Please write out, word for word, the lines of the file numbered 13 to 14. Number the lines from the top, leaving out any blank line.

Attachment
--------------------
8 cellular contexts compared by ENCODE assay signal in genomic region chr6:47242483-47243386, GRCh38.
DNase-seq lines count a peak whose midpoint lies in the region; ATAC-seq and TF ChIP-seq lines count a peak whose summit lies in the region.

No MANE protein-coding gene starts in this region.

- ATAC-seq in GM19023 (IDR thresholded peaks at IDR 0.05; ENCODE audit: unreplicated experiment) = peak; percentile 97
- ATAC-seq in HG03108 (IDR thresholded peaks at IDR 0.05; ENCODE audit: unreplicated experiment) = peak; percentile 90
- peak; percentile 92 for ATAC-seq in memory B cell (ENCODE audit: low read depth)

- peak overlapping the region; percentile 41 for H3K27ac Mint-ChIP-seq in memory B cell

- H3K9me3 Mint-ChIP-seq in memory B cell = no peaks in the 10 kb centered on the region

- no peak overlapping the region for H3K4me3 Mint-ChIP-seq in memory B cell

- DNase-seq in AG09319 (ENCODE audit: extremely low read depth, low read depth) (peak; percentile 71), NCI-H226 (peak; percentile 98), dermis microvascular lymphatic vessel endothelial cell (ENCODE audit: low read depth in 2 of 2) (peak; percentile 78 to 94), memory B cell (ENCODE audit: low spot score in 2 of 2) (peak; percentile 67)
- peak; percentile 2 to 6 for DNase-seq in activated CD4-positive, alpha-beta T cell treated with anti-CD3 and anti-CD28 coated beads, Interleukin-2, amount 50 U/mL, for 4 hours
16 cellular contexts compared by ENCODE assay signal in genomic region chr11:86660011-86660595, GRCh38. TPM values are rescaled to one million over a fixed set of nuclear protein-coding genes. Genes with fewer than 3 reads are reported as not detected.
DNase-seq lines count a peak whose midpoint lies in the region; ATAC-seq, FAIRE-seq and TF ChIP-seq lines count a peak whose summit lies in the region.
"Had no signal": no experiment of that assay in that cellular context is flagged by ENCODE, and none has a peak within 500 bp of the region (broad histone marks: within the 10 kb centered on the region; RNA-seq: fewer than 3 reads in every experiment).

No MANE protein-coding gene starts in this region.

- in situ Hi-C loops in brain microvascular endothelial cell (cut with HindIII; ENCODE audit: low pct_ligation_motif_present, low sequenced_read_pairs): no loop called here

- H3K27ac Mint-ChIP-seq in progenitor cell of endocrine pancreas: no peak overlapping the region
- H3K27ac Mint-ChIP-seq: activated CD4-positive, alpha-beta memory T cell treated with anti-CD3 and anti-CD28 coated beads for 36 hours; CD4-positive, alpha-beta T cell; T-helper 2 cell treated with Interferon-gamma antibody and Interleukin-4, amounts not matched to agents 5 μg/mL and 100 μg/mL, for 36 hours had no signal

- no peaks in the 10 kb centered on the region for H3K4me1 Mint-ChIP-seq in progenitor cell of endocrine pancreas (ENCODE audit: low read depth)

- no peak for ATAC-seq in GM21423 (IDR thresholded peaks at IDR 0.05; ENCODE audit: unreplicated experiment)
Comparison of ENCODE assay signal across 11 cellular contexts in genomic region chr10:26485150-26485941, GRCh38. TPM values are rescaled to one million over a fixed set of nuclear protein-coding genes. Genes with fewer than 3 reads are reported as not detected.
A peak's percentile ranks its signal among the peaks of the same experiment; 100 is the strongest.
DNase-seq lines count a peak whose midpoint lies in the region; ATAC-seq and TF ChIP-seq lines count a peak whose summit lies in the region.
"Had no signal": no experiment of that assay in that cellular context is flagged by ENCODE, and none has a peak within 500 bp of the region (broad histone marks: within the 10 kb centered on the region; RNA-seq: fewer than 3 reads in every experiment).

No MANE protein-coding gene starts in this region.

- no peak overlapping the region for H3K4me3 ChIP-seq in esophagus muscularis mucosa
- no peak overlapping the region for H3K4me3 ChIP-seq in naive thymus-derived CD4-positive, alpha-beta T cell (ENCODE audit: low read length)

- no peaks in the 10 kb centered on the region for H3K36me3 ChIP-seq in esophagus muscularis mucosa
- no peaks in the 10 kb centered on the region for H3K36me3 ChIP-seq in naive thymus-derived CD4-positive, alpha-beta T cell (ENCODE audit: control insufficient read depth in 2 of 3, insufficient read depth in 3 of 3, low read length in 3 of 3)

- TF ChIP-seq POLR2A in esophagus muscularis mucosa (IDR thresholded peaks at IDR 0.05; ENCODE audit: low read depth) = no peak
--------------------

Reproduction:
DNase-seq lines count a peak whose midpoint lies in the region; ATAC-seq, FAIRE-seq and TF ChIP-seq lines count a peak whose summit lies in the region.
"Had no signal": no experiment of that assay in that cellular context is flagged by ENCODE, and none has a peak within 500 bp of the region (broad histone marks: within the 10 kb centered on the region; RNA-seq: fewer than 3 reads in every experiment).